appalachian summer

Although it makes no sense to me to call the summer solstice “midsummer,” who am I to argue with tradition, especially since the word’s history dates back to pagan times when folk lit bonfires to protect themselves against evil spirits which they believed roamed the land freely when the sun was at its peak.

By my reckoning, though, “midsummer” should fall around 5 August if you just count the days. I personally like my calendar better, since it occurs on a date that seems more in keeping with the setting of Shakespeare’s play. In these ancient hills of eastern West Virginia, we also live in a forest probably not all that unlike the one inhabited by Oberon and Titania. As we walk our dogs, following deer paths and sidestepping blow downs and thorny entanglements, we try to be observant of what we hear, see and sense. There is a presence in the forest, especially at first light and again in the coolness of the evening before night, that hushes us into a respect of forces not always seen by human eyes.


The indolence of summer’s heat is a reminder that some of us are children of a different god. In this land, we need no brick and mortar churches to pray in. As we approach early August, we begin to pace ourselves. The middle of summer protects us from too much impetuosity and staves off many temptations. We become mindful of the fleeting nature of our lives, since time always seems to be slipping by. In our daily observations, hints of change are already starting to show themselves. The hopeful enthusiasm of the first warm days of April has given way to the languorous stillness that slows our motion and beckons us to stop, to sit. It is a time for contemplation, to give oneself over to wonder, to imagine what comes next and how many more summers we have left in us.

The dreams of August have always taken me in directions that I never anticipate. They introduce me to the past in ways I never knew her. In a poem titled Midsummer Night, Carol Ann Duffy talks of the “magic hour when time becomes love or there for light’s pale hand to slip, slender, from darkness’s glove.” These moments ground us in memories, almost fossil times in our lives when we were young and just learning to fly. The hour reminds us of the truth in the adage that we accumulate our opinions at an age when our understanding is at its weakest. Now is the opportunity to taste the sand of time running through our hourglass.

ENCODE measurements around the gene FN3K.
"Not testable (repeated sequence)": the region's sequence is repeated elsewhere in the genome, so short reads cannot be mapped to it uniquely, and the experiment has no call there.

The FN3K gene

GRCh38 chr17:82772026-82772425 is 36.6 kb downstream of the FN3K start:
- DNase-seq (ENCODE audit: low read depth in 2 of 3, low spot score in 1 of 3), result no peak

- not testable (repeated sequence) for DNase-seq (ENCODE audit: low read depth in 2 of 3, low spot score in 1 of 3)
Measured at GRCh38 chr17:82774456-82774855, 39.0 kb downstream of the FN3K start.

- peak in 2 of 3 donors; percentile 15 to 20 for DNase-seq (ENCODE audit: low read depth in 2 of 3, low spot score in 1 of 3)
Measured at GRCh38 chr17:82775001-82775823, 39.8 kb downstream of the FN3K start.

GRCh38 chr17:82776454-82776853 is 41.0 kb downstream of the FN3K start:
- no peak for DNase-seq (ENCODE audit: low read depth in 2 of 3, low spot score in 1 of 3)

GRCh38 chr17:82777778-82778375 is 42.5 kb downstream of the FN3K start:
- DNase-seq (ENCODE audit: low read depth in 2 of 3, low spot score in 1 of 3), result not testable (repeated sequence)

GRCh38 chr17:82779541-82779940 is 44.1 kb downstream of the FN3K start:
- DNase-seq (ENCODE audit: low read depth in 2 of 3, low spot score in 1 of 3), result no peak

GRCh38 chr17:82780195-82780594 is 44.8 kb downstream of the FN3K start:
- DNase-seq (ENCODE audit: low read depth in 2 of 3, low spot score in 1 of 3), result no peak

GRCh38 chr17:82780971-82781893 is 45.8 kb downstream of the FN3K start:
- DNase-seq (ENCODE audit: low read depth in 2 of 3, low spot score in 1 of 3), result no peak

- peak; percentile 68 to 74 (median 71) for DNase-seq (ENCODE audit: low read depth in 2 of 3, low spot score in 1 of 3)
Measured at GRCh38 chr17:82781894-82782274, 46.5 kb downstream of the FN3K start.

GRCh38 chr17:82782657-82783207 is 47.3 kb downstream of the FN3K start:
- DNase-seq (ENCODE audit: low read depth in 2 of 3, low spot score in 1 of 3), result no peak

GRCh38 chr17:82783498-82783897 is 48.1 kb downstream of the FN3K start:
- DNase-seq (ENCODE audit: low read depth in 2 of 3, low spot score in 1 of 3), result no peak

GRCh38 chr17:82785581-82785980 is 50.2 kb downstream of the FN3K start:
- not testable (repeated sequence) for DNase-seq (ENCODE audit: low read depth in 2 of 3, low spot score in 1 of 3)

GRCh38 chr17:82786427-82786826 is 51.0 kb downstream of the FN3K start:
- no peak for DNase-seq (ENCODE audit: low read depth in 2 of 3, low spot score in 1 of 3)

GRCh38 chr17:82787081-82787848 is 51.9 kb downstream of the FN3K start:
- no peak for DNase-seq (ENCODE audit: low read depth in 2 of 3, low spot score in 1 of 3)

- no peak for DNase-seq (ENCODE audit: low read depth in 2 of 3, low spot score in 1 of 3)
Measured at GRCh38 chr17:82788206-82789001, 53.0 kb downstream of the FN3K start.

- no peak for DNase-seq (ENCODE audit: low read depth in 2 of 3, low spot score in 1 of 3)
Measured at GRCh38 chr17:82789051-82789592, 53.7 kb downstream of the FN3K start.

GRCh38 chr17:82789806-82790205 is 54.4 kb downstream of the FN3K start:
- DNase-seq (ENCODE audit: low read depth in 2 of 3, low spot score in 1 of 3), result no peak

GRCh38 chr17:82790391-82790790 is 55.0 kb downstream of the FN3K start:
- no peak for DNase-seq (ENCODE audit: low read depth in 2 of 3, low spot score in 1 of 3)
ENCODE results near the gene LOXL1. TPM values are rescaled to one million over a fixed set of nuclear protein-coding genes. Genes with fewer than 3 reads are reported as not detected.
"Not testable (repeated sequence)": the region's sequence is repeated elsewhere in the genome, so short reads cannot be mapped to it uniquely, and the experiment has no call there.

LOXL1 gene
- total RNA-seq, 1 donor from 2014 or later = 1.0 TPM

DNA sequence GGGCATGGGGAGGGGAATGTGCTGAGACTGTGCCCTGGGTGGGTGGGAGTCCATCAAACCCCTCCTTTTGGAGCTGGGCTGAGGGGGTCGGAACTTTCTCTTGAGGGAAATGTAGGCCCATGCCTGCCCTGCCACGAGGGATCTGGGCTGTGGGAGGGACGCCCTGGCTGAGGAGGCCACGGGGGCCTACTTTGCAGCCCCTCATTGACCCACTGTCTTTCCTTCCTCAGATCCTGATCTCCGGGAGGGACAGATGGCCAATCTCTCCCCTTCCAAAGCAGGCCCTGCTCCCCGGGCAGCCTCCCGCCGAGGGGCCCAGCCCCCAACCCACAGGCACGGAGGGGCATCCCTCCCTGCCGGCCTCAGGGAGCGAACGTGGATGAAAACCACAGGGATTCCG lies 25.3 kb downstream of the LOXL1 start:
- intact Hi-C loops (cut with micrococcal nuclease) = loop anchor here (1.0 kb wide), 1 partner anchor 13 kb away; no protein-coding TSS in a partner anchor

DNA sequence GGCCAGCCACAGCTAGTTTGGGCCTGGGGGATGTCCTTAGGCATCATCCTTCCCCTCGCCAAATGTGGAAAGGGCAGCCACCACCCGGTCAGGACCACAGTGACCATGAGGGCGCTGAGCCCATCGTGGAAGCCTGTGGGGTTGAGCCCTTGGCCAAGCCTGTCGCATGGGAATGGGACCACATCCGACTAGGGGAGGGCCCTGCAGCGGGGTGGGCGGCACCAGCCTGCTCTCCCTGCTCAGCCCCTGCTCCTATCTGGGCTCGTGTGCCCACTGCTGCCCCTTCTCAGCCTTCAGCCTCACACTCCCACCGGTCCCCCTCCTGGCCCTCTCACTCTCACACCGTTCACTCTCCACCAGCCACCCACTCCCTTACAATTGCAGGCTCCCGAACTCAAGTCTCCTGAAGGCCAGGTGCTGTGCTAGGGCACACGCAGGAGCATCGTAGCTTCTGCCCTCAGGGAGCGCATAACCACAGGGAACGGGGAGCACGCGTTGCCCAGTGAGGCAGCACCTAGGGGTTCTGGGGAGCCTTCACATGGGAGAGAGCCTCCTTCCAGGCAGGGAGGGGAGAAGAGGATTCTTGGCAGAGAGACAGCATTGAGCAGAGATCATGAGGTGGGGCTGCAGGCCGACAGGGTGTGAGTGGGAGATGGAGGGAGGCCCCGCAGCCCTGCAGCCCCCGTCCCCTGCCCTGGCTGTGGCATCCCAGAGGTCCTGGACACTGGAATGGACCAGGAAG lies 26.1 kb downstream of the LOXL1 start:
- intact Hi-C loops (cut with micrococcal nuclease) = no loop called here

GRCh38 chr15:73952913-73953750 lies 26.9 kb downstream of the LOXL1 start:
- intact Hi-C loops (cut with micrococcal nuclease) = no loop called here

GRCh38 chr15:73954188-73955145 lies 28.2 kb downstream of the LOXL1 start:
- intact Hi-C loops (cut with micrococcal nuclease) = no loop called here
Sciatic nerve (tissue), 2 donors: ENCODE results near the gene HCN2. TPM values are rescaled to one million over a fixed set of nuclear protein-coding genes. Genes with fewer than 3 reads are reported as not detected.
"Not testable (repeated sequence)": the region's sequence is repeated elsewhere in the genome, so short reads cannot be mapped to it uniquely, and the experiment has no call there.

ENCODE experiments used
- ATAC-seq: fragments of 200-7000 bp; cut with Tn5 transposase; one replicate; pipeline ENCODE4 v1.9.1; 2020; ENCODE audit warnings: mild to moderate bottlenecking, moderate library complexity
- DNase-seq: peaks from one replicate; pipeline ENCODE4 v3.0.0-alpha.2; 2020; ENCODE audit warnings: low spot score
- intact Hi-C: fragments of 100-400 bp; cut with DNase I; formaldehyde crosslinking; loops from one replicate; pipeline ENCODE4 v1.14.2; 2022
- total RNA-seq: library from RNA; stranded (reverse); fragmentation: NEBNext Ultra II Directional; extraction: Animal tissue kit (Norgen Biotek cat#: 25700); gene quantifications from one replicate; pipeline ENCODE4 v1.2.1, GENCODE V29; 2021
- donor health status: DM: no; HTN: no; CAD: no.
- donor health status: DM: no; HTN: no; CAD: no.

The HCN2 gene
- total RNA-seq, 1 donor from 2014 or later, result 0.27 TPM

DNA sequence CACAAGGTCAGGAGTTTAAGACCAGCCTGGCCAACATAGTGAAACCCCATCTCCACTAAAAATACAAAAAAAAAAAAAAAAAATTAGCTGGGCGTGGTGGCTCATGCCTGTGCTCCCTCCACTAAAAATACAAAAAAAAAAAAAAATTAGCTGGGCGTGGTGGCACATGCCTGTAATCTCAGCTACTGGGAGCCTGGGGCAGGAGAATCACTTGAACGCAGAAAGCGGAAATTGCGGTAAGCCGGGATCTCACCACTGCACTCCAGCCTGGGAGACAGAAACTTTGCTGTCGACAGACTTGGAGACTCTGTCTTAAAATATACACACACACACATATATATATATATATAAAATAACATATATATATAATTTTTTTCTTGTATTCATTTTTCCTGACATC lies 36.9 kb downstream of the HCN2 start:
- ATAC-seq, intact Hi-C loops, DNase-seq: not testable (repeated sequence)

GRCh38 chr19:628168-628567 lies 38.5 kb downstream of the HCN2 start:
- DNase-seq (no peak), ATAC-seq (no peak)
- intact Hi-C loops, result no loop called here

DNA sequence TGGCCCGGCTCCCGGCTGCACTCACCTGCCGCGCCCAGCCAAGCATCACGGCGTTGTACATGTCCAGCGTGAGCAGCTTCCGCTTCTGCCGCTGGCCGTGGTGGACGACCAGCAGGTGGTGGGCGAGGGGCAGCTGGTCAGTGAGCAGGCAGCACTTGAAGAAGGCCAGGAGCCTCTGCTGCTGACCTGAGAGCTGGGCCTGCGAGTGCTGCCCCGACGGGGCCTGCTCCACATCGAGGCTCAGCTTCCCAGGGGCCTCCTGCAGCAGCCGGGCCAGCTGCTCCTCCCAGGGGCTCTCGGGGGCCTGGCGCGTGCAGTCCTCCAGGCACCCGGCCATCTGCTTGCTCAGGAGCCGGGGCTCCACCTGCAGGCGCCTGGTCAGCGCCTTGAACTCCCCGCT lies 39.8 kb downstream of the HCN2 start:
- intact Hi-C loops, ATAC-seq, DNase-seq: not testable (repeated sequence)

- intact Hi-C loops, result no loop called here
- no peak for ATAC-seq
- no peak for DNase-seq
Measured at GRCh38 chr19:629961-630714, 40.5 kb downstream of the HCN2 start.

I know that I do not “own” this forest, these ancient Swamp Oaks that keep vigil. I am nothing more than a custodian for a short time over the rocks that clump in surprising clusters as we scramble around them in search of Chanterelle mushrooms and Leatherbacks. We can do little but pause and say nothing when we stumble over a gathering of bones of some creature that fed another. We are alert to snakes and yellow jackets but do not seek them out for punishment.

What falls to earth and on the earth is beyond our control. The duff and moss are there to soften our foot steps, as we pause to smell the rain that speckles us. We are alive to the wonder of the Indian Pipes that pop up from in-between the rocks. We see where something with claws has ripped open a rotting log in search of ants or termites. These are places of quiet, of no thunderous noise. They are also places to find the ghosts of one’s soul.

When my father took me into the woods of Appalachia in southern Ohio so many years ago to hunt squirrels, I wondered how my boyhood dog Timber really felt about his duties, especially when I failed him as a marksman. Those moments are far gone now, but still appear to me in dreams that come in August. My Beagle appears festooned in flowers bestowed by Mustard Seed and Peaseblossom. He is young and happy and at ease with their affection.

If April is supposed to be the cruelest month mixing memory and desire, then August can be a close runner up since it can remind us of journeys not realized. It provides ample opportunities for reflection when time slows and we reacquaint ourselves with our strangers from other times. As we stumble about trying to make sense of who we are and how we got here in this form, we need to bump up against Shakespeare’s great equalizer, the magical Robin Goodfellow, better known as Puck, who will be quick to remind us, “Lord, what fools these mortals be.”

In the lull during these lazy, hazy days ahead of us, we can perhaps find comfort by indulging the child left in us, by chasing the elusive butterflies of the love that is left in our lives. In such times, we can always lose ourselves in the warmth of summer and forget for the moment about lost opportunities and friends and family no longer of this world.

As Henry James said: “The two most beautiful words in the English language are ‘summer afternoon.’”

Photo from morgueFile

David Evans

I'm retired from another life and live in the mountains of eastern West Virginia with my muse Jody along with one remaining dog.  We've decided no more dogs and cats.  Losing them is just too painful. Being independent and no longer in the reins of someone else's driver, I now have the chance to revisit the many people and places that have enriched my life. The good folks at Wesleyan College in central West Virginia guided me to a graduate degree in fine arts in early 2018.  My plan is to use some of the skills I learned from two years in this creative writing program to tell my story.